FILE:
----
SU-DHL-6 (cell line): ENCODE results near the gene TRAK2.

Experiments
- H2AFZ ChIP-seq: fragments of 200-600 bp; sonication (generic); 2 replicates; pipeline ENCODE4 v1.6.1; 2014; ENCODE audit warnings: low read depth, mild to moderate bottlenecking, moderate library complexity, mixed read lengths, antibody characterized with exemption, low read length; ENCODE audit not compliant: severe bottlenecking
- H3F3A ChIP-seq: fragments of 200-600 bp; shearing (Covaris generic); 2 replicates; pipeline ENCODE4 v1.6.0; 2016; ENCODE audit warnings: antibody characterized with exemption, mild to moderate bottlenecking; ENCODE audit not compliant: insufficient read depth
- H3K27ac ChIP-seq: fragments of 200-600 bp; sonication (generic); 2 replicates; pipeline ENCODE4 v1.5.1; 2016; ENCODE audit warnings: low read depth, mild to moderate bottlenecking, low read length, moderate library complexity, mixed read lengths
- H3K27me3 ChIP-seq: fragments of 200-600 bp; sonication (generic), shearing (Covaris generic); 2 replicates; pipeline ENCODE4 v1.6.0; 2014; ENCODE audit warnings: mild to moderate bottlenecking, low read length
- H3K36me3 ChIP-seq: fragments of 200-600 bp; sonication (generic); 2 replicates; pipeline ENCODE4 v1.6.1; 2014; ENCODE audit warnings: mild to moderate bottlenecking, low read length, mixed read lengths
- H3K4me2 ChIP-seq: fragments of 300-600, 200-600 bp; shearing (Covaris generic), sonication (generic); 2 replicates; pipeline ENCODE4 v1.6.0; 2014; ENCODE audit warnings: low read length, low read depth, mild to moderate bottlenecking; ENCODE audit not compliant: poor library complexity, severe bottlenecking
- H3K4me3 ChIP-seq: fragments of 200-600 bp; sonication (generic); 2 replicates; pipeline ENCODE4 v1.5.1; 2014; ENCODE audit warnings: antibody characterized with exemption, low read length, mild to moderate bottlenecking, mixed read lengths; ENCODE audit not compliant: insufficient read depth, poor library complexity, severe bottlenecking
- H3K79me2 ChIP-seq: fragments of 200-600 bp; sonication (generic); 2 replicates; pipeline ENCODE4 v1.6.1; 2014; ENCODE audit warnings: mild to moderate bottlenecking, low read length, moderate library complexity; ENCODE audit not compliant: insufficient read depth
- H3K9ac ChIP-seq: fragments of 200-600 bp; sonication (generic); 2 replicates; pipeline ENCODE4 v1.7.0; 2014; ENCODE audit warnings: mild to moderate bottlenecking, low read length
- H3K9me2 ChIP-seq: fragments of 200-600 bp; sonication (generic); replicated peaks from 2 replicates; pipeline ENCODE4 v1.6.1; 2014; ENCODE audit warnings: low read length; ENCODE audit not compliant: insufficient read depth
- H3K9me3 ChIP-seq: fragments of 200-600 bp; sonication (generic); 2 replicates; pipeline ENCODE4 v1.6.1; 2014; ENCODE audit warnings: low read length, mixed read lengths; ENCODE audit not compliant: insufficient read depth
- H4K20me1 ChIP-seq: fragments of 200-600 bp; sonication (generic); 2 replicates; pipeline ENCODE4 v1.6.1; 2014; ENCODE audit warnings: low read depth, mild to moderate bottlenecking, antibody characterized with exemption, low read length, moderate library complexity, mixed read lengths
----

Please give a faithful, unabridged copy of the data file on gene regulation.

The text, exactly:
SU-DHL-6 (cell line): ENCODE results near the gene TRAK2.

Experiments
- H2AFZ ChIP-seq: fragments of 200-600 bp; sonication (generic); 2 replicates; pipeline ENCODE4 v1.6.1; 2014; ENCODE audit warnings: low read depth, mild to moderate bottlenecking, moderate library complexity, mixed read lengths, antibody characterized with exemption, low read length; ENCODE audit not compliant: severe bottlenecking
- H3F3A ChIP-seq: fragments of 200-600 bp; shearing (Covaris generic); 2 replicates; pipeline ENCODE4 v1.6.0; 2016; ENCODE audit warnings: antibody characterized with exemption, mild to moderate bottlenecking; ENCODE audit not compliant: insufficient read depth
- H3K27ac ChIP-seq: fragments of 200-600 bp; sonication (generic); 2 replicates; pipeline ENCODE4 v1.5.1; 2016; ENCODE audit warnings: low read depth, mild to moderate bottlenecking, low read length, moderate library complexity, mixed read lengths
- H3K27me3 ChIP-seq: fragments of 200-600 bp; sonication (generic), shearing (Covaris generic); 2 replicates; pipeline ENCODE4 v1.6.0; 2014; ENCODE audit warnings: mild to moderate bottlenecking, low read length
- H3K36me3 ChIP-seq: fragments of 200-600 bp; sonication (generic); 2 replicates; pipeline ENCODE4 v1.6.1; 2014; ENCODE audit warnings: mild to moderate bottlenecking, low read length, mixed read lengths
- H3K4me2 ChIP-seq: fragments of 300-600, 200-600 bp; shearing (Covaris generic), sonication (generic); 2 replicates; pipeline ENCODE4 v1.6.0; 2014; ENCODE audit warnings: low read length, low read depth, mild to moderate bottlenecking; ENCODE audit not compliant: poor library complexity, severe bottlenecking
- H3K4me3 ChIP-seq: fragments of 200-600 bp; sonication (generic); 2 replicates; pipeline ENCODE4 v1.5.1; 2014; ENCODE audit warnings: antibody characterized with exemption, low read length, mild to moderate bottlenecking, mixed read lengths; ENCODE audit not compliant: insufficient read depth, poor library complexity, severe bottlenecking
- H3K79me2 ChIP-seq: fragments of 200-600 bp; sonication (generic); 2 replicates; pipeline ENCODE4 v1.6.1; 2014; ENCODE audit warnings: mild to moderate bottlenecking, low read length, moderate library complexity; ENCODE audit not compliant: insufficient read depth
- H3K9ac ChIP-seq: fragments of 200-600 bp; sonication (generic); 2 replicates; pipeline ENCODE4 v1.7.0; 2014; ENCODE audit warnings: mild to moderate bottlenecking, low read length
- H3K9me2 ChIP-seq: fragments of 200-600 bp; sonication (generic); replicated peaks from 2 replicates; pipeline ENCODE4 v1.6.1; 2014; ENCODE audit warnings: low read length; ENCODE audit not compliant: insufficient read depth
- H3K9me3 ChIP-seq: fragments of 200-600 bp; sonication (generic); 2 replicates; pipeline ENCODE4 v1.6.1; 2014; ENCODE audit warnings: low read length, mixed read lengths; ENCODE audit not compliant: insufficient read depth
- H4K20me1 ChIP-seq: fragments of 200-600 bp; sonication (generic); 2 replicates; pipeline ENCODE4 v1.6.1; 2014; ENCODE audit warnings: low read depth, mild to moderate bottlenecking, antibody characterized with exemption, low read length, moderate library complexity, mixed read lengths